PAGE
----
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Startup Marketing Blog - By Sean Ellis

Startup Marketing Blog - By Sean Ellis
Related:  StartUpsMarketing & Communications

Lessons Learned Advice and Insights for Entrepreneurs | OnStartups GrowthHackers - A Community for the Growth Obsessed to Connect and Get Inspired A Brilliant Touchpad Mouse for Touching Yourself [SFW Video] | Co.Design Famous designers love doing vibrators. Designing them, we mean! Tom Dixon, Arik Levy, Marc Newson, Yves Béhar: They've all dabbled in the sex-toy biz, and sure, it sounds a touch gimmicky -- a vanity project for the designer, a cash cow for the manufacturer -- but it actually makes a lot of sense. This is your most intimate object. Anyone who can make a floor cleaner sexy can easily make silicone sexy. So Béhar and Jimmyjane, a year after giving the lonely-hearted world his first vibrator, FORM 2, is back with FORM 3. The key is a flexy membrane at the center of the vibrator. Béhar created FORM 3 for the high-design sex depot Jimmyjane along with company founder Ethan Imboden. For more steamy design coverage, peep here. [Images via fuseproject]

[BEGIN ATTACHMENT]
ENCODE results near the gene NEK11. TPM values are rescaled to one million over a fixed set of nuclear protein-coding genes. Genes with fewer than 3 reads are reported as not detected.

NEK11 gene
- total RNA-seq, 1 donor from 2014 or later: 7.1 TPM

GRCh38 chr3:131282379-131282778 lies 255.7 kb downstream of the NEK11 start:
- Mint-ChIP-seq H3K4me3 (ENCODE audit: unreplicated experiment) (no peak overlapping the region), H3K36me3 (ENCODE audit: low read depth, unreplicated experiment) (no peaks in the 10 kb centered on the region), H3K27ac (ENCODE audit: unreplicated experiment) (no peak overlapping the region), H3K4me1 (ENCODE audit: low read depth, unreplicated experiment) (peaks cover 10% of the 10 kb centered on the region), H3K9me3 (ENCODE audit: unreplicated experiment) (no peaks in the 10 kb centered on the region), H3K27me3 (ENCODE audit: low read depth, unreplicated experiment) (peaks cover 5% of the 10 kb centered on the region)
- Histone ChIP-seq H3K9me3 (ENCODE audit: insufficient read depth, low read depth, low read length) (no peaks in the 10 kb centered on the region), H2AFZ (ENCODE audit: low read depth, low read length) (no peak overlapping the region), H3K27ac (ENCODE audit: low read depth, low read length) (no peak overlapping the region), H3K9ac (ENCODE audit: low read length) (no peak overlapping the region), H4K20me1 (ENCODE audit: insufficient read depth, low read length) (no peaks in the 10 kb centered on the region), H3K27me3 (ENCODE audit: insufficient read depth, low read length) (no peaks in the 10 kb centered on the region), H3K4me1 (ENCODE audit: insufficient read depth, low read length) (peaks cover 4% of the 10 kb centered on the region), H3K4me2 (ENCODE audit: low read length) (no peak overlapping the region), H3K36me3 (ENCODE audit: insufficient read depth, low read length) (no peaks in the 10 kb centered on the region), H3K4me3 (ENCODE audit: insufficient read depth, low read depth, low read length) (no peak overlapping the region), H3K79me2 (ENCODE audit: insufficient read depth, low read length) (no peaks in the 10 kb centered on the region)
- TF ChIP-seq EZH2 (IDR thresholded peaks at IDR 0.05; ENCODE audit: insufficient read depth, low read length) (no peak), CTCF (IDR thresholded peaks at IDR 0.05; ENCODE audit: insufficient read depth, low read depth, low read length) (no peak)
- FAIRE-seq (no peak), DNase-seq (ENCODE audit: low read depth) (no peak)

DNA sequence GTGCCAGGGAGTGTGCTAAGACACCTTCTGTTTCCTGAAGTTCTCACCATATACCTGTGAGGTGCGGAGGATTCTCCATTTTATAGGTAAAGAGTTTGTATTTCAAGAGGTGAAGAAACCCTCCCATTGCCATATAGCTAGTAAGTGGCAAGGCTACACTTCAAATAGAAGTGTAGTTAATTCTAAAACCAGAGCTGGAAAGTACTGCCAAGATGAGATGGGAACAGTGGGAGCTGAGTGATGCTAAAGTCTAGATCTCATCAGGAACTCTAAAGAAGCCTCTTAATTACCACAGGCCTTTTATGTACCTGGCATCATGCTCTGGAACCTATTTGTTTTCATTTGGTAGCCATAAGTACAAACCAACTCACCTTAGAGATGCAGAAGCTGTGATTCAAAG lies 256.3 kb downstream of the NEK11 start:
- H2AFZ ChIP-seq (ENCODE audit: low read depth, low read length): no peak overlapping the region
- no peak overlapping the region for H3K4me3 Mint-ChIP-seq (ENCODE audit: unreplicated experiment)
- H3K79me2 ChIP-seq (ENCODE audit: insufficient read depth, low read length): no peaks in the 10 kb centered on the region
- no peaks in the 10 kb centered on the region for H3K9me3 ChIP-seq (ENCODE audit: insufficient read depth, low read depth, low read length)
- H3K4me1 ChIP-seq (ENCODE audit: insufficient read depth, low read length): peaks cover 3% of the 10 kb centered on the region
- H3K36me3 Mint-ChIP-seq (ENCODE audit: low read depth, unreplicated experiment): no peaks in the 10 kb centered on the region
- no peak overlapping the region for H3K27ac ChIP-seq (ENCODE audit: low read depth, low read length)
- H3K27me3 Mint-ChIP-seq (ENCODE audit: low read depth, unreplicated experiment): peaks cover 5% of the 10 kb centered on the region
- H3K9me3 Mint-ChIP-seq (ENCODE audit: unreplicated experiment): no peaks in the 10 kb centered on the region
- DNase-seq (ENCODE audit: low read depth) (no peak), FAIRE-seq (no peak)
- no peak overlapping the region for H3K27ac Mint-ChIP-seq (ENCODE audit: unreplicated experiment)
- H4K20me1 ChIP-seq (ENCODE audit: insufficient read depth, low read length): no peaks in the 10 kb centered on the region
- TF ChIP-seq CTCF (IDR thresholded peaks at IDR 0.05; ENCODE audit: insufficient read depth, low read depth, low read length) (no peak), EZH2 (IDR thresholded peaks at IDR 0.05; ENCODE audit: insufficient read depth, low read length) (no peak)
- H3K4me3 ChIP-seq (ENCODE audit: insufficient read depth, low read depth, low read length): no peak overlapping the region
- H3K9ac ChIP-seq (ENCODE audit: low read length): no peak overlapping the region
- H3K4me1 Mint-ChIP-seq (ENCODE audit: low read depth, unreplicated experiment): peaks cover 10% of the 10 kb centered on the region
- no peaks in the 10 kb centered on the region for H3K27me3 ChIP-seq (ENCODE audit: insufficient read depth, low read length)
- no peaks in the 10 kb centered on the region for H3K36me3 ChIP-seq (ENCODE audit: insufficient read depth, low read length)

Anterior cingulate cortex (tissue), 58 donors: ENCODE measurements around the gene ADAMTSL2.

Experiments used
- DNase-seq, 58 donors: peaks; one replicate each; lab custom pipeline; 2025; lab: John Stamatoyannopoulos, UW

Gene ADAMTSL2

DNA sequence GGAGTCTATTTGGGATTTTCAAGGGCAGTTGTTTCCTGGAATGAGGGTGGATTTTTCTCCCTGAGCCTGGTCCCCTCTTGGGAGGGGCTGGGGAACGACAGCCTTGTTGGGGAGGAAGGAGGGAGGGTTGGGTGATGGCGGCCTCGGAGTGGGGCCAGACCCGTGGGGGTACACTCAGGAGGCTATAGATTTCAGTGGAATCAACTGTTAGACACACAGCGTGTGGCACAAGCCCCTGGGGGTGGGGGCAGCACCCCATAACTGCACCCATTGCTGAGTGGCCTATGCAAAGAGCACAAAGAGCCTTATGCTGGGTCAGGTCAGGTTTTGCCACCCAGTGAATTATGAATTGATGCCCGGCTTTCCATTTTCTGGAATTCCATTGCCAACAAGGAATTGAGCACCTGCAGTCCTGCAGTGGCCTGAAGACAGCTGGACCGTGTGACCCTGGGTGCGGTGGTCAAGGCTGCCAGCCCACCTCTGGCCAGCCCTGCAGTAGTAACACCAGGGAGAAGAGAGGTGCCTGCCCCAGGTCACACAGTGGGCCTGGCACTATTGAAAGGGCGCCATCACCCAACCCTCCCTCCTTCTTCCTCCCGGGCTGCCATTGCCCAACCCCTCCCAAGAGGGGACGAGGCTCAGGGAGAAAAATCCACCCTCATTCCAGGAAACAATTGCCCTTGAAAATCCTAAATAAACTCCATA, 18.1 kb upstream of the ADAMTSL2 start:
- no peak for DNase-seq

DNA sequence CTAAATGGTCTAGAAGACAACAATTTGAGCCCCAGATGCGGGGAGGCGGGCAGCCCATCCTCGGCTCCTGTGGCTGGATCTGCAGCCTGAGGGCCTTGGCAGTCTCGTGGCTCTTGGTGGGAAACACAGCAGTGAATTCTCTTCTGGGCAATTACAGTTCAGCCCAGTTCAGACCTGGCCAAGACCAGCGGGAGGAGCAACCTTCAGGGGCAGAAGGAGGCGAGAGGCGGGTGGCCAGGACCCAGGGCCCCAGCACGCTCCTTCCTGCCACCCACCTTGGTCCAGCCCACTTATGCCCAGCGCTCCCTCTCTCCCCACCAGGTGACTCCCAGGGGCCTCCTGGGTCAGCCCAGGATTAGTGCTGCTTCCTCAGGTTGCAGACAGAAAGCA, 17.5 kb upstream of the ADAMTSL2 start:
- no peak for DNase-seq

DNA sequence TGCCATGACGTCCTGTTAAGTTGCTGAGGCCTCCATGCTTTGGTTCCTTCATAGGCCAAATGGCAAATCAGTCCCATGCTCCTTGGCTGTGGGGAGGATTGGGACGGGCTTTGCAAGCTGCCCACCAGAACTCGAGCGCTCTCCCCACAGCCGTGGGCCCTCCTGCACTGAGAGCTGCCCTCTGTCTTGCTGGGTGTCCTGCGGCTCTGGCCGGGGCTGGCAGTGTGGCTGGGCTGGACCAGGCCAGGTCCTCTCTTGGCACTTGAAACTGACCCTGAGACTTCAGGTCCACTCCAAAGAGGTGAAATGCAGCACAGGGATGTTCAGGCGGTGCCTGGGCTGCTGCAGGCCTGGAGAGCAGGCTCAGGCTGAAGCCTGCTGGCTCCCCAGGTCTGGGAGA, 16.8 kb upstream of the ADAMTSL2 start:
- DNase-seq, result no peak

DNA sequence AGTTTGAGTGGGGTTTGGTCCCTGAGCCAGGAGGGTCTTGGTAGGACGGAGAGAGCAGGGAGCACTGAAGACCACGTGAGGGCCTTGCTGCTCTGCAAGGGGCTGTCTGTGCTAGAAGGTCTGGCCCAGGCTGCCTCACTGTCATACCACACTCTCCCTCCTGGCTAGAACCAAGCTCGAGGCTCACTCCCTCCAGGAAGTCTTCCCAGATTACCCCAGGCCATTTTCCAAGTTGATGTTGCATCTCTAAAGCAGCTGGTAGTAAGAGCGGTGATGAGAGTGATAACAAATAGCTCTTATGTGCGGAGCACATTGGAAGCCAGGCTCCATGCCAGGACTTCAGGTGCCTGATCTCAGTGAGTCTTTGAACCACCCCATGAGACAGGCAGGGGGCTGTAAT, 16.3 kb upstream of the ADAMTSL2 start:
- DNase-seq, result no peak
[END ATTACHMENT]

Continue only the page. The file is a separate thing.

Venture Hacks - Good advice for startups Performance Marketing News | PerformanceIN Y Combinator, TechStars: Investor Mentorship and Leverage Outweigh Capital "Before, if somebody offered to invest in your company, you just jumped at the chance," says Harjeet Taggar of Y Combinator. "It meant your idea is not going to die. But for the first time, people are starting to grill investors on why they should take the capital, if they can get the capital elsewhere." Taggar is a venture partner at Y Combinator, a VC that makes small investments in startups (rarely more than $20,000) in exchange for small stakes in the companies (around 2% to 10%). "You're starting to see a trend of investors having to work harder to convince founders that they should be able to invest in that company," he explains. While landing seed money may have been the primary goal in years past, Y Combinator and other similar VCs have realigned the priorities of startups. "There's a perception from afar that $20,000 for about 6% is crazy," says David Tisch, director of TechStars, a company that makes similarly small investments in exchange for mentorship.

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